After an initial 18-performance run at Paris' Théâtre Lyrique in 1863, Georges Bizet's The Pearl Fishers (Les pêcheurs de perles) never saw the stage again until 1886. Though it has entered the repertoire since, it was only performed for the first time in 100 years at New York’s Metropolitan Opera last year. It is this production, by British director and filmmaker Penny Woolcock, that LA Opera is currently presenting on the stage of the Dorothy Chandler Pavilion. The production was created for English National Opera and it makes a fine and welcome case for Bizet's lesser known work getting exposure today.
|Alfredo Daza as Zurga, Nino Machaidze as Leïla and LA Opera Chorus|
For the most part, the work is presented as a lush curio that gives directors and designers license to delve into Asian exoticism, often overly glamourised and generally far removed from our time. But Woolcock's version is a brilliantly contemporised and inventive interpretation of its story - one that centres on the bonds of friendship, love and loyalty - and it comes with refreshing directness and realism. Woolcock's sharp cinematic eye is evident from the moment the dreamily atmospheric overture plays. The entire stage is a cross-section of a deep blue sea in which three divers, the pearl fishers, swim through in a sensationally choreographed aerialist display that unsurprisngly brought applause.
The setting (formerly Ceylon) is a little Sri Lankan village sitting vulnerably, as the circumstances are, at the edge of the water - poor, shanty-like and buzzing with its locals in spice-coloured costumes under a mostly inky sky (set designer Dick Bird, costumes by Kevin Pollard and lighting by Jen Schriever). The overall effect is masterful and adaptable in its scene changes. Of question, however, is the way how Woolcock turns Act 2's storm scene into a rogue tsunami reminiscent of the 2004 Indian Ocean earthquake that would wipe out such a village. From there, projections of the disaster's aftermath mark scene changes (and they are lengthy) that are more detrimental in effect than being relevant on her otherwise insightful storytelling. On that front, Woolcock draws a wonderful picture of believable performances from her cast.
The story focuses on a friendship put to the test between Zurga and Nadir, who are both in love with the priestess Leila. She has sworn an oath of chastity as part of a religious ritual in order to protect the pearl divers, but weakens when Nadir’s arrival inflames her desires.
|Alfredo Daza as Zurga and Javier Camarena as Nadir|
Bizet's scoring is sensitive, mature and gorgeously threaded but it is the opera's duet between Zurga and Nadir in Act I, "Au fond du temple saint”, that is its most well-known part. An impressive-voiced pair, Javier Camarena (Nadir) and Alfredo Daza (Zurga) made the duet a poignant highlight as they explored their character's friendship and tension, first singing apart before coming together to join in song as comrades wounded by a hint of uncertainty in their encounter. Camarena displayed much to impress in both his role and house debut, his warm and glimmering tenor on show and power when needed. Daza's striking presence, handsomely dark-hued and resonant baritone perfectly matched the command he exhibited as leader. With it came the dramatic interpretation and an underlying suspicion he layered on his character, coming to a climactic highlight in Act 3's opening as Zurga see-saws from remorse to jealousy.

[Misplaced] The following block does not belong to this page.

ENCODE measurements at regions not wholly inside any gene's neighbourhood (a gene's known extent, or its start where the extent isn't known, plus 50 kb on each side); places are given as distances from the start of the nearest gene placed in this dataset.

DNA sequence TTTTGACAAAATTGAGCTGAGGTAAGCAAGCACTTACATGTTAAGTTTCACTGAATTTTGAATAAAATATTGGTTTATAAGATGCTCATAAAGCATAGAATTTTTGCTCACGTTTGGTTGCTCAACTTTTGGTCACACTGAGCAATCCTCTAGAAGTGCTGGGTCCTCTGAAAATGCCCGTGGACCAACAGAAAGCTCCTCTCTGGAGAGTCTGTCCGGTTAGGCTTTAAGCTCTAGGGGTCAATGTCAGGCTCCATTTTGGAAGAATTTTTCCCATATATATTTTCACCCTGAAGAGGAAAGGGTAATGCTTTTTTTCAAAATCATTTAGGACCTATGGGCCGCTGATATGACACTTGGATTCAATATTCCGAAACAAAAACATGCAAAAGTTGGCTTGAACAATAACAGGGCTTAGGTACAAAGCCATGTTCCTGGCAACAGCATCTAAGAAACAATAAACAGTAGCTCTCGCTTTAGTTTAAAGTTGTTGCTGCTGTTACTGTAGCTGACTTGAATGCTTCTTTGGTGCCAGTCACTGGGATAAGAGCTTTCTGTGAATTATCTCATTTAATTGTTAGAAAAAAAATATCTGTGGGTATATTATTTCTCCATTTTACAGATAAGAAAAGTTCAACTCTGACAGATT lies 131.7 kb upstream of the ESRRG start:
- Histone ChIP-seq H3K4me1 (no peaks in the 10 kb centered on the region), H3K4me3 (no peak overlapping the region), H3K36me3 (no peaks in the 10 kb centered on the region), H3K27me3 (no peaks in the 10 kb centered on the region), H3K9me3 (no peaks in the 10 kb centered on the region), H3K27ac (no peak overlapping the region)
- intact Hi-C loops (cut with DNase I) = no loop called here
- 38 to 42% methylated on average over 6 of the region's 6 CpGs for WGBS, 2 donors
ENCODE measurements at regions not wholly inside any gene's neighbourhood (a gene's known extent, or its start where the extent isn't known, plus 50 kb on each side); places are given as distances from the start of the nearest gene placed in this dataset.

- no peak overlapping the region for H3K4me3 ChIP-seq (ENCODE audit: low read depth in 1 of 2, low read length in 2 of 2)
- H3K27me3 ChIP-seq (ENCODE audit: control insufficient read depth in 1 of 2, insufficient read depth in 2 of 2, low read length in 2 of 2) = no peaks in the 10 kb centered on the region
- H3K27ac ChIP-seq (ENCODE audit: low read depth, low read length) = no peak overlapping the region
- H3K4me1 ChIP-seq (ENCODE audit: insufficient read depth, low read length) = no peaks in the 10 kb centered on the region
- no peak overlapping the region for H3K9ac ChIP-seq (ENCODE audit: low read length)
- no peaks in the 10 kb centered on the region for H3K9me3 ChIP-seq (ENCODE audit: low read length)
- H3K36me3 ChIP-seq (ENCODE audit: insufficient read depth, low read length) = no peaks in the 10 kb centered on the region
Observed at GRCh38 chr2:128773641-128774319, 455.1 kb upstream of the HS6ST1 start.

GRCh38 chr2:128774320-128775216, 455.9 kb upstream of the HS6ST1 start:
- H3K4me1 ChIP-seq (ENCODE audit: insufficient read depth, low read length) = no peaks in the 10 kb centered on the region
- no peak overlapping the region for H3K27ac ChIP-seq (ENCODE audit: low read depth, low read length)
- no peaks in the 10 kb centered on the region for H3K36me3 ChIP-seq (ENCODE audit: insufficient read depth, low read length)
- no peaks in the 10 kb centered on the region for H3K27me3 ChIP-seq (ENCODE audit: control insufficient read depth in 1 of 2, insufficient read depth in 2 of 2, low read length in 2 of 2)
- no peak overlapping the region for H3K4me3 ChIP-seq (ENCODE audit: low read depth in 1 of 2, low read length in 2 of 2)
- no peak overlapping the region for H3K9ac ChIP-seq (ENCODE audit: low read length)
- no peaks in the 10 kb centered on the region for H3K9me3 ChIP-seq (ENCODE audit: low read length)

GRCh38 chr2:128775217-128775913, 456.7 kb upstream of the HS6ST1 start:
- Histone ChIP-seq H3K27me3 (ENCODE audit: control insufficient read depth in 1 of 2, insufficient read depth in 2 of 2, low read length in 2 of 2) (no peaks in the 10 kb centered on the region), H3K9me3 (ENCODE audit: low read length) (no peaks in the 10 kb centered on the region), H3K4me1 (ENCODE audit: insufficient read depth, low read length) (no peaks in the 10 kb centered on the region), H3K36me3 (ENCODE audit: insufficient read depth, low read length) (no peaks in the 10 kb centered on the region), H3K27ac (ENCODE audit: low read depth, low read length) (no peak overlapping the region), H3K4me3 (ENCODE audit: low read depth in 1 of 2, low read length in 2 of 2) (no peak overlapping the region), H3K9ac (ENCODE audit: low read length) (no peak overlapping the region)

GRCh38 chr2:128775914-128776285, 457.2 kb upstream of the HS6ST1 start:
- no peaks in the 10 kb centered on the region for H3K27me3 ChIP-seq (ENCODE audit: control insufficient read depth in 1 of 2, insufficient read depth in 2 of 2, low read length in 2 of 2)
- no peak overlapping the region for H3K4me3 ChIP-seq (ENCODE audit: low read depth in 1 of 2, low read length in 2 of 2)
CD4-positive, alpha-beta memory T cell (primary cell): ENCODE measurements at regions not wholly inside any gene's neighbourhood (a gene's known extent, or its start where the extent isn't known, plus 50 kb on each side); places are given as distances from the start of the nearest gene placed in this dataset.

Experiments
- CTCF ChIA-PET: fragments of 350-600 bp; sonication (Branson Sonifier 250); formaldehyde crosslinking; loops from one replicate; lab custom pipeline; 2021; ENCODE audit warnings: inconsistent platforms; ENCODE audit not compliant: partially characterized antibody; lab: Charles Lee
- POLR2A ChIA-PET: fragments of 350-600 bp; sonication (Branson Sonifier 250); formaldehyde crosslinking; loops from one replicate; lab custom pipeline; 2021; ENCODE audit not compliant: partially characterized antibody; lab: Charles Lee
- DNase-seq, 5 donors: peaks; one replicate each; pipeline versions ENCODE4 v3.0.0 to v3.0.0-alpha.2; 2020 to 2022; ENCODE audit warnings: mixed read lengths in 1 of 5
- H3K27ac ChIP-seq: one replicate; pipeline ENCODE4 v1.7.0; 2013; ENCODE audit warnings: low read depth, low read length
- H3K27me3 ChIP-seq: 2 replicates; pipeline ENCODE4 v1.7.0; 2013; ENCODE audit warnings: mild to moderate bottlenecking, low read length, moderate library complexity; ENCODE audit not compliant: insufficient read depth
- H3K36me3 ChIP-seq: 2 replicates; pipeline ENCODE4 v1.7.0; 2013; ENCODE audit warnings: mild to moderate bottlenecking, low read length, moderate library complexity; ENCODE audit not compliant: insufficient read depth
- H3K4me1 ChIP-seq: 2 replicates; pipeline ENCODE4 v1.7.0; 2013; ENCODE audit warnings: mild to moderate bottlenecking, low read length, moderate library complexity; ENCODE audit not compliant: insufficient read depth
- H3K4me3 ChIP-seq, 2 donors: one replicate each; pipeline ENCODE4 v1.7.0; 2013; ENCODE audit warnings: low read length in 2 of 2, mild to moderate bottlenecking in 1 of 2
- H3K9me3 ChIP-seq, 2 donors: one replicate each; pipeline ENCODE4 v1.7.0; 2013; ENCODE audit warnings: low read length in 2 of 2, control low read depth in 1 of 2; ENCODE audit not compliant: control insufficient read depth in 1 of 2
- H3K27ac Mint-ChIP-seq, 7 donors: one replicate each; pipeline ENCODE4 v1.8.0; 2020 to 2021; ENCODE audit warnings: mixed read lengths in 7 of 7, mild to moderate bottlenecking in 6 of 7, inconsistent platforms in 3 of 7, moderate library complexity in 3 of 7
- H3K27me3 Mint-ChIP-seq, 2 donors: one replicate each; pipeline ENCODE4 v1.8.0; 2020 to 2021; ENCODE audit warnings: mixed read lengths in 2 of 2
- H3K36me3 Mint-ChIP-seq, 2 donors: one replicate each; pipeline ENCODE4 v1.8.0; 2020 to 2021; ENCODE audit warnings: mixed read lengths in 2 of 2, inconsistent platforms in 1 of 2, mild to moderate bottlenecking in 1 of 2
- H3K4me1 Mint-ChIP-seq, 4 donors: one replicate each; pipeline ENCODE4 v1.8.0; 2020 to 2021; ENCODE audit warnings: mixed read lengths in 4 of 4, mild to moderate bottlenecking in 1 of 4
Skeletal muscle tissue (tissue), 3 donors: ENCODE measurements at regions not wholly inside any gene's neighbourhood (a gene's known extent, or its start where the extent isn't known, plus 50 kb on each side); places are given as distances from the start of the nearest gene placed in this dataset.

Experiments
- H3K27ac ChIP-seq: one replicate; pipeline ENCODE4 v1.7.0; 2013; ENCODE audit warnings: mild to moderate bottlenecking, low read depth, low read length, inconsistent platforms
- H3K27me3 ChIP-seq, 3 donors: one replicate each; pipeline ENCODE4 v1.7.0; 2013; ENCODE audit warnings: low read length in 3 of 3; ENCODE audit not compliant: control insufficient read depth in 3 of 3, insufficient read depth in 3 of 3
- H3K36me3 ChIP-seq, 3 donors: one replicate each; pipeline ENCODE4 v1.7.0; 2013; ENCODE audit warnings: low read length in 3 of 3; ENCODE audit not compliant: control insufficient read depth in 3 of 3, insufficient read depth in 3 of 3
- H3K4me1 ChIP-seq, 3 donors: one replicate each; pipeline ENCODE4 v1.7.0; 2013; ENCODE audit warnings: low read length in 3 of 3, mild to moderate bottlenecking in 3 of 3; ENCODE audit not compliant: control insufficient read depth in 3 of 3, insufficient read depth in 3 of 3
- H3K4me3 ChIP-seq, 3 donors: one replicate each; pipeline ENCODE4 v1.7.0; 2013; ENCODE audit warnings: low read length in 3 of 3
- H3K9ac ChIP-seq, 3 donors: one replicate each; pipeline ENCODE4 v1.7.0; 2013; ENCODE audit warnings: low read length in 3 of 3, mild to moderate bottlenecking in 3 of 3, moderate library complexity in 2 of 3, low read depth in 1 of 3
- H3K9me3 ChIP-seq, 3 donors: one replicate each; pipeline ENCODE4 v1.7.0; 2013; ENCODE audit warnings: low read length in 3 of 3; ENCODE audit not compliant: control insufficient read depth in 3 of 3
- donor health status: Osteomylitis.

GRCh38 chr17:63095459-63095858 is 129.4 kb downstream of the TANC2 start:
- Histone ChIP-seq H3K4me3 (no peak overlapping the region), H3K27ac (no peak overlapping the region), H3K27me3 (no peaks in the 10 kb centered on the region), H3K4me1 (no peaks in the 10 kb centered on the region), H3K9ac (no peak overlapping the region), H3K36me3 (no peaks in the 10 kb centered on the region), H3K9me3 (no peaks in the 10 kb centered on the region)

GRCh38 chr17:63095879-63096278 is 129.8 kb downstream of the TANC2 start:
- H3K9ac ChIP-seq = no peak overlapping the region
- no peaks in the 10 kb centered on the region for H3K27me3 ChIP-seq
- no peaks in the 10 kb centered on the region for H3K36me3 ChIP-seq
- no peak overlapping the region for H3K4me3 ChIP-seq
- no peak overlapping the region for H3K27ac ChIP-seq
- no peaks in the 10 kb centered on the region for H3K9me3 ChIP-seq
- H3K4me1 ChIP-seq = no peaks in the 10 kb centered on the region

It's the role of Leïla that has the most taxing music and soprano Nino Machaidze, a regular and much-loved artist at LA Opera, made it divine. Machaidze brought to Leïla a beautifully poised demeanour and a devastatingly well-calibrated and touching performance as a 21st century woman sacrificing her freedom under religious demands in a male-dominated society. In Machaidze's genuinely felt rendition, sung with both spoonfuls of purity and magnetic resolve, Leïla has never been so relevantly portrayed.
|Nino Machaidze as Leïla|
Big-brewing bass baritone Nicholas Brownlee gave a dignified performance as Nourabad, the humble high priest of Brahma. The chorus of fishermen, townsfolk, priests and priestesses didn't always harmonise to the excellent standards that audiences are accustomed to at LA Opera, but they still did a fine job, more so the ladies, and they certainly detailed their acting like they knew what's required of them for a Hollywood screen test.
For this matinee performance, Plácido Domingo took the baton up after only having taken the title role of Nabucco by the horns in the previous evening's opening night. There seems no stopping this maestro's tireless pursuits. Musically, Domingo issued the score with superbly balanced weight and energetic thrust in company with precision playing from the LA Opera Orchestra.
If The Pearl Fishers isn't amongst one of your favourite operas, this Penny Woolcock production, so gorgeously realised and sung, will likely change that.
Dorothy Chandler Pavilion, LA Music Centre
Until 28th October.
Production photos: Ken Howard